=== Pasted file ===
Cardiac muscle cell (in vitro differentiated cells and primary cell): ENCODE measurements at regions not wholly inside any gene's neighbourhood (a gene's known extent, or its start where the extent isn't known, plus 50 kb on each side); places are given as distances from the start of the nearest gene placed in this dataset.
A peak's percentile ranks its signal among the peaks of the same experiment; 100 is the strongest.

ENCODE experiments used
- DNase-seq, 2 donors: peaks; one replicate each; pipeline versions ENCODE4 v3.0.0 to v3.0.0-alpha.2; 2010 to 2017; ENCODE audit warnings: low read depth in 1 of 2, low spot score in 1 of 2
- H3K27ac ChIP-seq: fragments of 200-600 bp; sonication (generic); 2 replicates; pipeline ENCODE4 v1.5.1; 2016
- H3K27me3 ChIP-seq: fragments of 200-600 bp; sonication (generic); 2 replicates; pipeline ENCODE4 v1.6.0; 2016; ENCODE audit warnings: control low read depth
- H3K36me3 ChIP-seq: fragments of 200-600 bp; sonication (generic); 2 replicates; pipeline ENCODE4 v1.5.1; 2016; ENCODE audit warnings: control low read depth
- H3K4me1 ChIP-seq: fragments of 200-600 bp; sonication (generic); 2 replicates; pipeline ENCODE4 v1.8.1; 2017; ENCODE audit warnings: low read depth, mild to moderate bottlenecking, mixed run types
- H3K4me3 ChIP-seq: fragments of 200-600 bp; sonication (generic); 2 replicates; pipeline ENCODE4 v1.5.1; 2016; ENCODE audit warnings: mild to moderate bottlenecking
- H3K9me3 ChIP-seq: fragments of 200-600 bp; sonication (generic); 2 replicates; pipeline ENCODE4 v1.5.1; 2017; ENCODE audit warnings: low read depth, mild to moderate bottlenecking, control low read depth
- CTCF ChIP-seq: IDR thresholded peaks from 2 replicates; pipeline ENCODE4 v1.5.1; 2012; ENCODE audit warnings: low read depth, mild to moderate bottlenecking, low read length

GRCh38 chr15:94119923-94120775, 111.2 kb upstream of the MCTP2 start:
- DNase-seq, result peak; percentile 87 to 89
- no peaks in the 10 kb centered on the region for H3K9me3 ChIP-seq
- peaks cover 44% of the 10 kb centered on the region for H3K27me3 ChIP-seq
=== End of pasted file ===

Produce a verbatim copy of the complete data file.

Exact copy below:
Cardiac muscle cell (in vitro differentiated cells and primary cell): ENCODE measurements at regions not wholly inside any gene's neighbourhood (a gene's known extent, or its start where the extent isn't known, plus 50 kb on each side); places are given as distances from the start of the nearest gene placed in this dataset.
A peak's percentile ranks its signal among the peaks of the same experiment; 100 is the strongest.

ENCODE experiments used
- DNase-seq, 2 donors: peaks; one replicate each; pipeline versions ENCODE4 v3.0.0 to v3.0.0-alpha.2; 2010 to 2017; ENCODE audit warnings: low read depth in 1 of 2, low spot score in 1 of 2
- H3K27ac ChIP-seq: fragments of 200-600 bp; sonication (generic); 2 replicates; pipeline ENCODE4 v1.5.1; 2016
- H3K27me3 ChIP-seq: fragments of 200-600 bp; sonication (generic); 2 replicates; pipeline ENCODE4 v1.6.0; 2016; ENCODE audit warnings: control low read depth
- H3K36me3 ChIP-seq: fragments of 200-600 bp; sonication (generic); 2 replicates; pipeline ENCODE4 v1.5.1; 2016; ENCODE audit warnings: control low read depth
- H3K4me1 ChIP-seq: fragments of 200-600 bp; sonication (generic); 2 replicates; pipeline ENCODE4 v1.8.1; 2017; ENCODE audit warnings: low read depth, mild to moderate bottlenecking, mixed run types
- H3K4me3 ChIP-seq: fragments of 200-600 bp; sonication (generic); 2 replicates; pipeline ENCODE4 v1.5.1; 2016; ENCODE audit warnings: mild to moderate bottlenecking
- H3K9me3 ChIP-seq: fragments of 200-600 bp; sonication (generic); 2 replicates; pipeline ENCODE4 v1.5.1; 2017; ENCODE audit warnings: low read depth, mild to moderate bottlenecking, control low read depth
- CTCF ChIP-seq: IDR thresholded peaks from 2 replicates; pipeline ENCODE4 v1.5.1; 2012; ENCODE audit warnings: low read depth, mild to moderate bottlenecking, low read length

GRCh38 chr15:94119923-94120775, 111.2 kb upstream of the MCTP2 start:
- DNase-seq, result peak; percentile 87 to 89
- no peaks in the 10 kb centered on the region for H3K9me3 ChIP-seq
- peaks cover 44% of the 10 kb centered on the region for H3K27me3 ChIP-seq